Book ReviewYoung Adult

The Beauty that Remains by Ashley Woodfolk (ARC)

Publisher: Delacorte Press | Pages: 352

Genres: Young Adult, Contemporary, LGBTQ+

Rating: ★★★☆☆ (2.5)

The publisher kindly sent me a physical copy of this book in exchange for an honest review. 


Music brought Autumn, Shay and Logan together. Death wants to tear them apart.

Autumn always knew exactly who se was – a talented artist and a loyal friend. Shay was defined by two things: her bond with her twin sister, Sasha, and her love of music. And Logan always turned to writing love songs when his love life was a little less than perfect.

But when tragedy strikes each of them, somehow music is no longer enough. Now Logan can’t stop watching vlogs of his dead ex-boyfriend. Shay is a music blogger struggling to keep it together. And Autumn sends messages that she knows can never be answered.

Despite the odds, one band’s music will reunite them and prove that after grief, beauty thrives in the people left behind.


This is going to be one of those reviews where I talk about a number of things that I liked in this book and also a number of things that I just didn’t like. Because of that, I feel as though this is another book I’m just entirely conflicted about.

I really wanted to like this book. The synopsis was just so intriguing to me. While I don’t typically lean towards books that revolve around a theme of grief or sadness, it was intriguing to me that while all of these characters struggled with death, they were drawn to each other because of music. Plus, the fact that Becky Albertalli said it was a “wrenching, heartfelt and vividly human” read, ensured great promise for me.

I love music. I have played piano my whole life and listening to music is a huge part of my life. I was in choir all throughout high school and I thoroughly enjoyed it. So because of this, I loved that music was a huge part of this book. Each character had a specific link to music and it was so enjoyable to see how they each related to it. The fact that this book was written in first person, with respect to the perspective we were reading about, helped the reader to feel as though they were feeling that way about music as well.

The plot of this novel was also well done. I think the novel was well paced. At times it was a bit slow, but I think that for me it was more to do with the characters then the actual storyline (but more on that later).  But overall, it was an enjoyable storyline – one that I felt is a good story to be told.

While I enjoyed reading different perspectives in this book, I just felt as though I really could not connect with the characters. My favourite character was Autumn, and I actually did enjoy reading about her story. I found that her chapters were the ones where I felt invested in and I looked forward to hearing about her experiences – through her eyes. While Shay and Logan were interesting characters, they just did not draw me in. I sometimes found myself reading to quickly and having to go back to catch something, but it was due to the fact that I just wasn’t entirely invested.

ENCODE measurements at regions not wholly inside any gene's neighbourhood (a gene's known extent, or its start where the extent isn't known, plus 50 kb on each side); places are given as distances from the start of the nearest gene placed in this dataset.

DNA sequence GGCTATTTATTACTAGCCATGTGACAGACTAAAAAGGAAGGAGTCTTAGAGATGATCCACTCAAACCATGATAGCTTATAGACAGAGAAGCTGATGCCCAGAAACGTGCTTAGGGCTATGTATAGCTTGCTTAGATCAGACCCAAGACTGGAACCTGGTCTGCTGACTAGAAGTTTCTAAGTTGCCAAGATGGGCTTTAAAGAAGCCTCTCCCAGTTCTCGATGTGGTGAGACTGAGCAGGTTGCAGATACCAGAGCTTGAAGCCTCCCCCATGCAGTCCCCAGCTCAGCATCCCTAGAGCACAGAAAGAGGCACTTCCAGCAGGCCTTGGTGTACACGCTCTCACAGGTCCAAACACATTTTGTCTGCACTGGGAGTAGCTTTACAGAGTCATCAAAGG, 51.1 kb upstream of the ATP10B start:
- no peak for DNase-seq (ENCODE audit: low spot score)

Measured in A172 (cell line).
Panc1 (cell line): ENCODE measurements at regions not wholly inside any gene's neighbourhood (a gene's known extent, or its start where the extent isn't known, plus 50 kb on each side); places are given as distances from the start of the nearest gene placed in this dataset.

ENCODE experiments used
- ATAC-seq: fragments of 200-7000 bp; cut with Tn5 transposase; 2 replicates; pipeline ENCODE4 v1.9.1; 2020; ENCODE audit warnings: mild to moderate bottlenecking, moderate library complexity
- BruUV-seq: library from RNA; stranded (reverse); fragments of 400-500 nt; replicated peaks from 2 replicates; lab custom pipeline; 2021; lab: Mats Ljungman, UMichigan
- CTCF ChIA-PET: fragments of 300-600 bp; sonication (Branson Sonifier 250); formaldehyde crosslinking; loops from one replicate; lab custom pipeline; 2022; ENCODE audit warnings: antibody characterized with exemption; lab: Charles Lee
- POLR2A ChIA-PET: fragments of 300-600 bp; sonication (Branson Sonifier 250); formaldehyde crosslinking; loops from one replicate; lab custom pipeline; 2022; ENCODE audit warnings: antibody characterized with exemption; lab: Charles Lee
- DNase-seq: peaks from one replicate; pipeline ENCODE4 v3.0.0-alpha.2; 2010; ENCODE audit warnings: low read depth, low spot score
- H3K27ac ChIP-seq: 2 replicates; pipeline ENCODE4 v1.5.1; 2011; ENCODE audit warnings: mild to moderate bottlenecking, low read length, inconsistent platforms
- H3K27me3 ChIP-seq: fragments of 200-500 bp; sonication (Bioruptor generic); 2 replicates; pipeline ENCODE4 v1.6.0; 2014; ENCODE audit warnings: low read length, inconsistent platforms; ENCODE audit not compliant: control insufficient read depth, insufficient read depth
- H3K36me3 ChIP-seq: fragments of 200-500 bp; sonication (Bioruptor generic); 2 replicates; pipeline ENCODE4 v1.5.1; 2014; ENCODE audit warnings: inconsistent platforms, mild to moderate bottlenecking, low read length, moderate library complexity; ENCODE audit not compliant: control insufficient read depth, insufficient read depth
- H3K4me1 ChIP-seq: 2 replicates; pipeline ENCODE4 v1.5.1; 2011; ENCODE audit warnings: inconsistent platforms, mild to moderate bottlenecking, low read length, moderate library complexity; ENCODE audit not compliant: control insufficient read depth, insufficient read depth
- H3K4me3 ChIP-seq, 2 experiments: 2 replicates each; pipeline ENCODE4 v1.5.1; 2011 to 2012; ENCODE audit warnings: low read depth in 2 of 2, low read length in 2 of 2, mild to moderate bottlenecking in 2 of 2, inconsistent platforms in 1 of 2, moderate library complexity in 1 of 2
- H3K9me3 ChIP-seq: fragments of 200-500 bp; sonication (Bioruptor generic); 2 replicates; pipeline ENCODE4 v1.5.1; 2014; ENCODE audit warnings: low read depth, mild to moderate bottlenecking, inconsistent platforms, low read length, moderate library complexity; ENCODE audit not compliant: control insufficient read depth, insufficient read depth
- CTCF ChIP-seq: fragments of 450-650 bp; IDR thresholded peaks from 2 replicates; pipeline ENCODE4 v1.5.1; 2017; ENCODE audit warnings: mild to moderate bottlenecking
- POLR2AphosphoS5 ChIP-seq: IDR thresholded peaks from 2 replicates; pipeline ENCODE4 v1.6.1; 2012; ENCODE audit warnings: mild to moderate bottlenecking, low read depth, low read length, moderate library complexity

However, the most wonderful aspect about these characters is how incredibly diverse they were and I admire Woodfolk for making that an attribute of her book. It clearly played a major role in the development of these characters and I do believe we need more diversity within young adult novels. This is another indication that there were things I liked and also had problems with at the same time.

My other main issue about this book was the use of profanities – and this is truly a minor issue. Now, I’m not someone who truly cares about the use of swearing, especially in books. Sometimes author’s find it to be necessary to get a certain emotion across – and if that’s the case, I’m good with it. However, the use of profanities in this novel was just excessive and completely unnecessary. I found that it really didn’t do anything to make a certain point and really just turned me off of reading on. I think sometimes it felt forced and that it was a ‘cool’ thing to do, when in fact (at least for me) it completely turned me away. I just think overall, the use of profanities in this novel were completely gratuitous.

Overall, it was a solid debut novel but not sure it was entirely for me. While the plot was interesting and intriguing it just fell flat for me. But, I will be on the lookout for this author in the future to see her upcoming novels – mostly because of strong writing and interesting plots.

Rating: ★★★☆☆ (2.5)

About the Author:

Ashley Woodfolk graduated from Rutgers University with a BA in English and her life-long love of books led her straight to the publishing industry. She’s a member of the CBC Diversity Committee and markets books for children and teens. In her abundance of “spare” time, she writes contemporary YA. Indie movies, beer, books, and burgers are a few of her favourite things. She lives in Brooklyn with her husband and pit bull puppy.

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Buy the Book:

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Victoria @ The Contented Reader

Victoria @ The Contented Reader

Avid reader and tea drinker. I read and review young adult books on my blog, The Contented Reader!


  • andywinder says:

    This sounds like a really complicated book–it’s good to see a more critical review on this one because I’ve been looking forward to its publication. This gave me a more balanced perspective of it. Overall, would you recommend this one?

    • I’m glad you enjoyed my review! Overall, I would recommend others to check it out. It was a really intriguing story to me and I wanted to love it, I just felt it wasn’t for me. But Woodfolk is a strong writer and I think it definitely has the potential to be good book for someone else! If you end up reading it, let me know your thoughts!

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